AssessmentsTetralogy of Fallot
Tetralogy of Fallot
The (right/left) ventricle is hypertrophied in the tetralogy of Fallot.
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A 7-year-old boy comes to the emergency department because of worsening shortness of breath for the past 3 months. He has a history of recurrent viral and fungal infections. In the morning, his mother noticed that his lips were bluish in color. He is currently seated leaning forward with his neck extended and has perioral cyanosis and acrocyanosis. His pulse is 120/min, respirations are 44/min, and a blood pressure is 110/80 mm Hg. Cardiac examination shows a 2/6 systolic murmur that worsens with inspiration. Chest radiograph shows an absent thymic shadow, elongated cardiac silhouette, and decreased pulmonary vascular markings. Which of the following diagnoses best describes the mechanism responsible for the patient’s shortness of breath and pulmonary findings?
If you’ve ever played Tetris, you probably know that you use pieces made of groups of four squares. Tetralogy of Fallot, or TOF, is a congenital heart condition where patients have four heart abnormalities.
Here’s a look at the normal heart: the upper chambers, or the left and the right atria; the lower chambers, or the left and the right ventricles; the aorta; and the pulmonary artery.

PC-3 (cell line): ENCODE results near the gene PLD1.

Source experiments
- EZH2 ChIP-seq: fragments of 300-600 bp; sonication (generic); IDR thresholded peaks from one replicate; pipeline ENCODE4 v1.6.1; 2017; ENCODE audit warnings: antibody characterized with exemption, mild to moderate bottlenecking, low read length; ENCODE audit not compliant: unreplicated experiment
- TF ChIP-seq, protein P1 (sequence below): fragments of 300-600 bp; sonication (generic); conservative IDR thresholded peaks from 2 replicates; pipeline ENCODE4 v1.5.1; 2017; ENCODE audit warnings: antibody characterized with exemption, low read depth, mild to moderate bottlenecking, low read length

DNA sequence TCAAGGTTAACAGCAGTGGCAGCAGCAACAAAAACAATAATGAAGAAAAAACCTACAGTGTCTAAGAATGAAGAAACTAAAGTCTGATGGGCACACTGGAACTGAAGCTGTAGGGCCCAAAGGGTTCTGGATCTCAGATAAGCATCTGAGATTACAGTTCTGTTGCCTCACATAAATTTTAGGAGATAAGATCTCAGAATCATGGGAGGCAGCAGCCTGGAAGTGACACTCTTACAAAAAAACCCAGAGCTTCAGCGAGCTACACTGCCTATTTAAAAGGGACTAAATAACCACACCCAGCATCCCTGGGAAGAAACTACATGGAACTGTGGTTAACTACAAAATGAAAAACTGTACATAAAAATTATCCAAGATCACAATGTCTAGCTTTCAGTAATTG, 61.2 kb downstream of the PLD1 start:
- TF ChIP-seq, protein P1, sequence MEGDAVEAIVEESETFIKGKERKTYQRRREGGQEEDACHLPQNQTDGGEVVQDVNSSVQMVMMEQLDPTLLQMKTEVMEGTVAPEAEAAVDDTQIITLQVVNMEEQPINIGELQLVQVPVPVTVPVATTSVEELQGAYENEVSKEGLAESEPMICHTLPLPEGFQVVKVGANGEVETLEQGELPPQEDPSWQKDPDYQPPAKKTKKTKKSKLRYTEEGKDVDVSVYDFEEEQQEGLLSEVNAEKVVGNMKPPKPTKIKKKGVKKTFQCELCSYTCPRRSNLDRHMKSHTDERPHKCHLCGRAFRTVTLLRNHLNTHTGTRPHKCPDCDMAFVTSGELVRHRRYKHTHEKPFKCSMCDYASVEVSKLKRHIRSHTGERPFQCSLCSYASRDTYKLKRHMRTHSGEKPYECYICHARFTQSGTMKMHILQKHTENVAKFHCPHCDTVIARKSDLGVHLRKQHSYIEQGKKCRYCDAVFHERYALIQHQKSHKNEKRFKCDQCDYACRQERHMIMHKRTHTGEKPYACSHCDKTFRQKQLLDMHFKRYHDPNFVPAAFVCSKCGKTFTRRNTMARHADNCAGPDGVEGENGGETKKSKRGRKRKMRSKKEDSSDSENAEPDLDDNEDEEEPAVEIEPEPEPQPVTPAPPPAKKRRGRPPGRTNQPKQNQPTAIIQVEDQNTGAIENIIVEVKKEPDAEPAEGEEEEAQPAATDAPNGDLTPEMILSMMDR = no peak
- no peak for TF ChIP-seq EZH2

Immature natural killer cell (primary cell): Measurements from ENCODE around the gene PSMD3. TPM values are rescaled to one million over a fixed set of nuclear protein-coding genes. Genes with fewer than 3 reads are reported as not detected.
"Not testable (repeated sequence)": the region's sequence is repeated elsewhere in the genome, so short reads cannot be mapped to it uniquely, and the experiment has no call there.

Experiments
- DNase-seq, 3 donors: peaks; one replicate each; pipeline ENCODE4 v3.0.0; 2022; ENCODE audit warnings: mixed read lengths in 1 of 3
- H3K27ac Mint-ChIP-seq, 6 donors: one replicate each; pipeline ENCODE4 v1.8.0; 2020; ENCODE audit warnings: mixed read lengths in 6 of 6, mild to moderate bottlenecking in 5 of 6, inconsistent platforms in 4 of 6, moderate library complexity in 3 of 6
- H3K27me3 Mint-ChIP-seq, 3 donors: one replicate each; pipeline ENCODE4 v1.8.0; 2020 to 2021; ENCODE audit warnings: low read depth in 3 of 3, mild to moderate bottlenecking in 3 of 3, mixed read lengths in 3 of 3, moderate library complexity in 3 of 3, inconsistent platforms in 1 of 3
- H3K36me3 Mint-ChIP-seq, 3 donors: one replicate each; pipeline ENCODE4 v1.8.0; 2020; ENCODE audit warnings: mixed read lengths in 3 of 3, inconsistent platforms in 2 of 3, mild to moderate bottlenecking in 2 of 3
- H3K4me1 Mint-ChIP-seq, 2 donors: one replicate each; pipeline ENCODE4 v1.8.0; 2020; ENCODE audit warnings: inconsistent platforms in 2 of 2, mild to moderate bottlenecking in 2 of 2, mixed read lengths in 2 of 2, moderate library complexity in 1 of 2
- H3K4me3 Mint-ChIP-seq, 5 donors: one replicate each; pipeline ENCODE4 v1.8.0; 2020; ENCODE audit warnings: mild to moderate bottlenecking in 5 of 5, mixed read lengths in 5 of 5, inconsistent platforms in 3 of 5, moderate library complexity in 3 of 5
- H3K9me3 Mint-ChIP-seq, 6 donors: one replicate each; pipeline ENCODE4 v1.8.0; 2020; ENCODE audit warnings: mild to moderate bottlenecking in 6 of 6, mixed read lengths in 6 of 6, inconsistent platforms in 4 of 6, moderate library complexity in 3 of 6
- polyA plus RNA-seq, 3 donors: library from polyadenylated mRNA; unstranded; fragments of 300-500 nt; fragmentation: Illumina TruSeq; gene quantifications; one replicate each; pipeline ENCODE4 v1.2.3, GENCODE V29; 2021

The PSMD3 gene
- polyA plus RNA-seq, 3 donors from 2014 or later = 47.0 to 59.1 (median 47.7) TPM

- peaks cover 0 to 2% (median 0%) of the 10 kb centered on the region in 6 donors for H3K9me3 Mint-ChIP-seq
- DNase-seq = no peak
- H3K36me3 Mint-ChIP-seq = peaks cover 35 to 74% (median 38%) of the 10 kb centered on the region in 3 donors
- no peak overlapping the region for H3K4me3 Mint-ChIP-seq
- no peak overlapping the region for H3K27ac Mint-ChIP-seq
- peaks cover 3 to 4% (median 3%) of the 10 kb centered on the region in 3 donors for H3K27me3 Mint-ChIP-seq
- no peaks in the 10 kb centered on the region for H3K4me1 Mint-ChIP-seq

Instead of using this anatomical heart, let’s look at a simplified version.
Let’s go through four abnormal findings of TOF, one at a time. The first abnormality is stenosis, or narrowing of the right ventricular outflow tract into the pulmonary artery. This could either be narrowing of the valve itself, or narrowing of the infundibulum, which is the area right below the valve. Either way, this makes it harder for deoxygenated blood to get to the pulmonary circulation.
In response, the myocardium of the right ventricle hypertrophies, or gets thicker, in order to contract harder and push blood past the stenosis. This is the second feature of TOF.
This causes their heart to look “boot-shaped” on an x-ray.
The third feature is that patients have a large ventricular septal defect, which is a gap between the ventricles that allows blood to shunt between them.
Now, in a patient with an isolated ventricular septal defect, which is when the patient doesn’t have TOF, oxygenated blood is shunted from the left side to the right side because the pressure on the left is higher than the pressure on the right. For patients with TOF, however, the right ventricular outflow obstruction might block the normal blood flow so much that the pressure in the right ventricle has to be really high to get past it. Well, the high right-sided pressure causes the left side of the heart to become the path of least resistance, and deoxygenated blood shunts from the right side to the left side.